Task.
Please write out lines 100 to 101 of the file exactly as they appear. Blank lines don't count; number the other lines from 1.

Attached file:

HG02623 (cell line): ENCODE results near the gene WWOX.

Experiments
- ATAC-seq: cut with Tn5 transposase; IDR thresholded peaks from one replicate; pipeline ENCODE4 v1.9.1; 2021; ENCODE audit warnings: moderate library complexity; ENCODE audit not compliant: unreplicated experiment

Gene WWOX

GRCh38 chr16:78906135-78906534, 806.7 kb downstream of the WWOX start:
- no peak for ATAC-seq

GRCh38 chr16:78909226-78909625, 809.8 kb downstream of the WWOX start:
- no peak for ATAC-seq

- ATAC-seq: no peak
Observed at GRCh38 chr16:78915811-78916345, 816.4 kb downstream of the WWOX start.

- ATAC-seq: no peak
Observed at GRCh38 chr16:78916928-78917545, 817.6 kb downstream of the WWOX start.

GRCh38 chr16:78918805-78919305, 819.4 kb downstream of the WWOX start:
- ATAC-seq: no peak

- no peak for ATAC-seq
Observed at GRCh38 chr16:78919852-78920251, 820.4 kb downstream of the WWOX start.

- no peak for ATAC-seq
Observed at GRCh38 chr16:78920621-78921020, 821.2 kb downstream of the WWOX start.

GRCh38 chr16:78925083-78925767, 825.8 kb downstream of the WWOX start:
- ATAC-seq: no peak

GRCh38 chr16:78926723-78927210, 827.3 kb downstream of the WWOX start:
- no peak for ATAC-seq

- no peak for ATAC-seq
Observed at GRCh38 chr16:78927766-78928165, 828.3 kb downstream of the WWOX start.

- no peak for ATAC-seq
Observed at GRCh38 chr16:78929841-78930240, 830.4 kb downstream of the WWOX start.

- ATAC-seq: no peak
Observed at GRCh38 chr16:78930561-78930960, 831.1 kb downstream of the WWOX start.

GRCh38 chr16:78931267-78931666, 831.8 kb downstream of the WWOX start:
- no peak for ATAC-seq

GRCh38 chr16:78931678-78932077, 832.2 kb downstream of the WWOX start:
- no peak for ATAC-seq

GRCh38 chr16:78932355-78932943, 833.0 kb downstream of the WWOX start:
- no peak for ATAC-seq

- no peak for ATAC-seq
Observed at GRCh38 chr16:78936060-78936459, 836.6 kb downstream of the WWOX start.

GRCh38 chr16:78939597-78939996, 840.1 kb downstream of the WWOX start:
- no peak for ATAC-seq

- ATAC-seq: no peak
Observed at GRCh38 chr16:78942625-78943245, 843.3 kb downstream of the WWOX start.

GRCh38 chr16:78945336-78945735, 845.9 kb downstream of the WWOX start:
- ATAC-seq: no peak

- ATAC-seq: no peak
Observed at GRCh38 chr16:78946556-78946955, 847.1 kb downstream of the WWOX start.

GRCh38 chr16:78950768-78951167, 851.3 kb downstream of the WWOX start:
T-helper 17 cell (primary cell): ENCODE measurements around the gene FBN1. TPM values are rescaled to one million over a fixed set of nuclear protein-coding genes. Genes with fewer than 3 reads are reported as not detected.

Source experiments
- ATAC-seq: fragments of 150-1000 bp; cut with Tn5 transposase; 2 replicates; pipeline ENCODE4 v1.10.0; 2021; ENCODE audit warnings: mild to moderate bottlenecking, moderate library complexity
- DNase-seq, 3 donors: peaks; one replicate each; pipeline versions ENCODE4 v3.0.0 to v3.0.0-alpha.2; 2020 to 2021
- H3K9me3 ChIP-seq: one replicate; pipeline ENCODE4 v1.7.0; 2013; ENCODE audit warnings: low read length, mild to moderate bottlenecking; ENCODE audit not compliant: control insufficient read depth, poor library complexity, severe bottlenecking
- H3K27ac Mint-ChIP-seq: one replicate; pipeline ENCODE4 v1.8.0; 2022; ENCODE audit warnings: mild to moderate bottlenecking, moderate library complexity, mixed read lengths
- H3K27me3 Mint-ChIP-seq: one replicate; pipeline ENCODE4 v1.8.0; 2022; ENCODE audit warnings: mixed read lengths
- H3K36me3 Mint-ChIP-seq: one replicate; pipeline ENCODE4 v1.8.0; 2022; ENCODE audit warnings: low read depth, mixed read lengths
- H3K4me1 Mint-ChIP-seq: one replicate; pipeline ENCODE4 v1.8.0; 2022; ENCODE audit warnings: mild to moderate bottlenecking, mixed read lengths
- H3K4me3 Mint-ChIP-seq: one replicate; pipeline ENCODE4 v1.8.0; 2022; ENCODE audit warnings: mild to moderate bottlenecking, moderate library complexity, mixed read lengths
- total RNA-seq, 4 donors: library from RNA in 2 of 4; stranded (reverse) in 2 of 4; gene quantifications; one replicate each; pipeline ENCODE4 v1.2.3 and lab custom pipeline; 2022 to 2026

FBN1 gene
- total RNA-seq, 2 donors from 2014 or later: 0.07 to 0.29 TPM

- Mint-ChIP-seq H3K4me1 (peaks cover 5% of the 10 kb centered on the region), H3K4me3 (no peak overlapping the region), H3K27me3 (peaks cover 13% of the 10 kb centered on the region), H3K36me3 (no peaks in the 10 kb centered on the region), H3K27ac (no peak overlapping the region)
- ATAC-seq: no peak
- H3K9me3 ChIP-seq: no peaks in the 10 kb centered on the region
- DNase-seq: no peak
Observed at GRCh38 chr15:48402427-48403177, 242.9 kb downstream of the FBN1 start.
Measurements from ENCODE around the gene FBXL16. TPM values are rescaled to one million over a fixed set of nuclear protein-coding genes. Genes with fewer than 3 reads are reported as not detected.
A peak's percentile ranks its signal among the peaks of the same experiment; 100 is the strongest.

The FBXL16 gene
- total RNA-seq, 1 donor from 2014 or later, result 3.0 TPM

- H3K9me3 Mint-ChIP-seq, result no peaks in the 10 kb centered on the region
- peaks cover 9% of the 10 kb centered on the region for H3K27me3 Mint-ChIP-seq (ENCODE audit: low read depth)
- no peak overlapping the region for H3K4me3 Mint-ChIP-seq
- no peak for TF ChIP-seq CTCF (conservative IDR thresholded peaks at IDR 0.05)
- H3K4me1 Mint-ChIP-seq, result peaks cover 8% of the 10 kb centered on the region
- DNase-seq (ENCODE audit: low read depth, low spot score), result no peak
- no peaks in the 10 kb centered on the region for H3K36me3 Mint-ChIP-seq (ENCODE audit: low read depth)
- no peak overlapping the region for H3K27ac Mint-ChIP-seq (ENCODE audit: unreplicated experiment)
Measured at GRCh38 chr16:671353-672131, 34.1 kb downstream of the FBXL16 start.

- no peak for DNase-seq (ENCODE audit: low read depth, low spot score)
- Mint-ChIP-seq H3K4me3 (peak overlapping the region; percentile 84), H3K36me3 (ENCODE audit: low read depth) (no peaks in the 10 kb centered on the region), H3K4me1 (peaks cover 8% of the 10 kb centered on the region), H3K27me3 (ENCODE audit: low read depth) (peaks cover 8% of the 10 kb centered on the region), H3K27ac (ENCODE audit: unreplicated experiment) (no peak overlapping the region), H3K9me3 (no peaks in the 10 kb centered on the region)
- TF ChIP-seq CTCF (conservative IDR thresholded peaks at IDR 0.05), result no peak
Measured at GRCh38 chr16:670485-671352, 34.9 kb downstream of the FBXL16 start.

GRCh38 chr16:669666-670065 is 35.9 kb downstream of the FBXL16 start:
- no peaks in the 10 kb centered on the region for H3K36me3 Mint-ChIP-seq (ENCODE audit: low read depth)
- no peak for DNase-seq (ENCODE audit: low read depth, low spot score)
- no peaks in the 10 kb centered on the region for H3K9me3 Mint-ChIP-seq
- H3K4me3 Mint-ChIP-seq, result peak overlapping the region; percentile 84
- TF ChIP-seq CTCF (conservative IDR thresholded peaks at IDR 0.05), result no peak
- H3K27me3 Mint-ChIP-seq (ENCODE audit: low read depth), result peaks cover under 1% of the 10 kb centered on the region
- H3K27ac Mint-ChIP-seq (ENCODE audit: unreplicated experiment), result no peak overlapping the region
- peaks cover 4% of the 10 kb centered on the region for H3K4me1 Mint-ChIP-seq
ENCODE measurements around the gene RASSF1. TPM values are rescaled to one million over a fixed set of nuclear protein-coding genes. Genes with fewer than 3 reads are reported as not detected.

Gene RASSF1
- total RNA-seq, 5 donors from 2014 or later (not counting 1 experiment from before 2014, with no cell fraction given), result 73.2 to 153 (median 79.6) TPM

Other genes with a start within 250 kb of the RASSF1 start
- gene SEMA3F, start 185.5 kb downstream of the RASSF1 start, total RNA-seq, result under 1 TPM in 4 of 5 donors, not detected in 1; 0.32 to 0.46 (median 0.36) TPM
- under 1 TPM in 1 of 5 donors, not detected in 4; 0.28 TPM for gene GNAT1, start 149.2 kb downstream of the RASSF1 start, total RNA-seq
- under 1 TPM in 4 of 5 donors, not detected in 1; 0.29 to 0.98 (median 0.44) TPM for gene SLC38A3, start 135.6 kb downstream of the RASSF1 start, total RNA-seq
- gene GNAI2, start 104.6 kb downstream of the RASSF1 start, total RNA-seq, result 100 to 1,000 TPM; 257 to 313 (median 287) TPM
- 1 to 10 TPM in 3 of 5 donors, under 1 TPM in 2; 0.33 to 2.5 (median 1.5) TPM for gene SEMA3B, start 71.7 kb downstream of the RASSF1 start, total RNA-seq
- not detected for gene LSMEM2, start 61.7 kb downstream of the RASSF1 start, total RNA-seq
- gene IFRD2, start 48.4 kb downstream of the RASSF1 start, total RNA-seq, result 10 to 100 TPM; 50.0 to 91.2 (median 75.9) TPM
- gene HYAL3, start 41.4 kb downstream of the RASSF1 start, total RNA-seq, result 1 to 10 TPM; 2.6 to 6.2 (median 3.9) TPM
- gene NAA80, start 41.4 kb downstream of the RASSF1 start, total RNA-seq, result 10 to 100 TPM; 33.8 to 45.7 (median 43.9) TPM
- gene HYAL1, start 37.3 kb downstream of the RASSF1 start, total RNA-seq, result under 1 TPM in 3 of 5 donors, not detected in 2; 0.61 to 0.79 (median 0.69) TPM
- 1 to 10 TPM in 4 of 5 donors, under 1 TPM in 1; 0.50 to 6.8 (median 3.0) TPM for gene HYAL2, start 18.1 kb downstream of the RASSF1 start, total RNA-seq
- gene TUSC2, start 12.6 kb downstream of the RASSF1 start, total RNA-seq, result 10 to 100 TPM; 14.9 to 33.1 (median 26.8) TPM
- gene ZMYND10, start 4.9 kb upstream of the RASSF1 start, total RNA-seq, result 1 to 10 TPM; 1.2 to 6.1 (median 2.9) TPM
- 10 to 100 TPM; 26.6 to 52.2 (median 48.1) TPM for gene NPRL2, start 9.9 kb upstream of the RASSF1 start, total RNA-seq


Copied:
- gene IFRD2, start 48.4 kb downstream of the RASSF1 start, total RNA-seq, result 10 to 100 TPM; 50.0 to 91.2 (median 75.9) TPM
- gene HYAL3, start 41.4 kb downstream of the RASSF1 start, total RNA-seq, result 1 to 10 TPM; 2.6 to 6.2 (median 3.9) TPM